The Washington Update is back after our Thanksgiving hiatus, which has given us plenty of time to catch up on our holiday reading—the 2017 Benefit and Payment Parameters proposed rule, released just in time for the holiday! If like us, you’re looking to turn the page from the latest federal rulemaking, then we suggest checking out this week’s links.
A new analysis by the Robert Wood Johnson Foundation finds that 14% of existing silver-level PPO plans and 45% of new silver-level PPO plans have no annual cap for out-of-network costs.
After years of slow growth, health spending grew by 5.3% to $3 trillion in 2014, due largely to implementation of health reform.
Paul Ryan is laying out his vision for the healthcare replacement plan in 2016.
The Supreme Court heard arguments on Vermont’s Green Mountain Care Board’s requirement for insurers to provide data on payments to medical providers. There are 18 states that have databases to track prices that insurers pay.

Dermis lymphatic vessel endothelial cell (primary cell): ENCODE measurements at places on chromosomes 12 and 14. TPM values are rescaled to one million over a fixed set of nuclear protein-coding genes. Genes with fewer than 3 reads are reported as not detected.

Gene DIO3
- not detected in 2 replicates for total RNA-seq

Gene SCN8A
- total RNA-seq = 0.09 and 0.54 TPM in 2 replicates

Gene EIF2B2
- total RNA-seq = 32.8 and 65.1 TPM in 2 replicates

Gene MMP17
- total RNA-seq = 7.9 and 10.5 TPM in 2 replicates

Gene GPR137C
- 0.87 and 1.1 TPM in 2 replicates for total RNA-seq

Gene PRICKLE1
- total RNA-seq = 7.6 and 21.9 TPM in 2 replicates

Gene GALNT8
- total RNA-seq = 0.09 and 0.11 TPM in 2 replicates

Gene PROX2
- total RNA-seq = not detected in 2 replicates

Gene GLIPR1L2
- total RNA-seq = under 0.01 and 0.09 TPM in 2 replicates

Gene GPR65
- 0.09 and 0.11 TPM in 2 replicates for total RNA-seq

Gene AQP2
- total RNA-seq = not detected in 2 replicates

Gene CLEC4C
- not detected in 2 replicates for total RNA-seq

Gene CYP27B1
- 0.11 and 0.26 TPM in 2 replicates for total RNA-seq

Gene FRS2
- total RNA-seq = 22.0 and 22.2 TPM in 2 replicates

Kentucky’s new governor plans to dismantle Kynect and shift consumers to healthcare.gov.
United may be pulling out of the marketplaces in the coming years after regretting its decision to jump into them.
Reconciliation is headed for the president, and both parties plan to use this to their advantage for the 2016 elections.
Health insurance literacy is a major hurdle for many consumers—many would rather pay their taxes than attempt to figure out plans.
The American Community Survey, a treasure trove of indispensable data including on health insurance coverage, is consistently on Congress’s chopping block.
Planning to watch the upcoming Will Smith Concussion movie? First read the story that started the crisis.
Ted Cruz released 13 hours of raw footage from his presidential campaign, the Daily Show had a field day making mock movie trailers, and is now asking everyone to #CruzYourOwnAdventure.
Is yoga bad for you?
“Scrooged” is wishing everyone a Very Murray Christmas.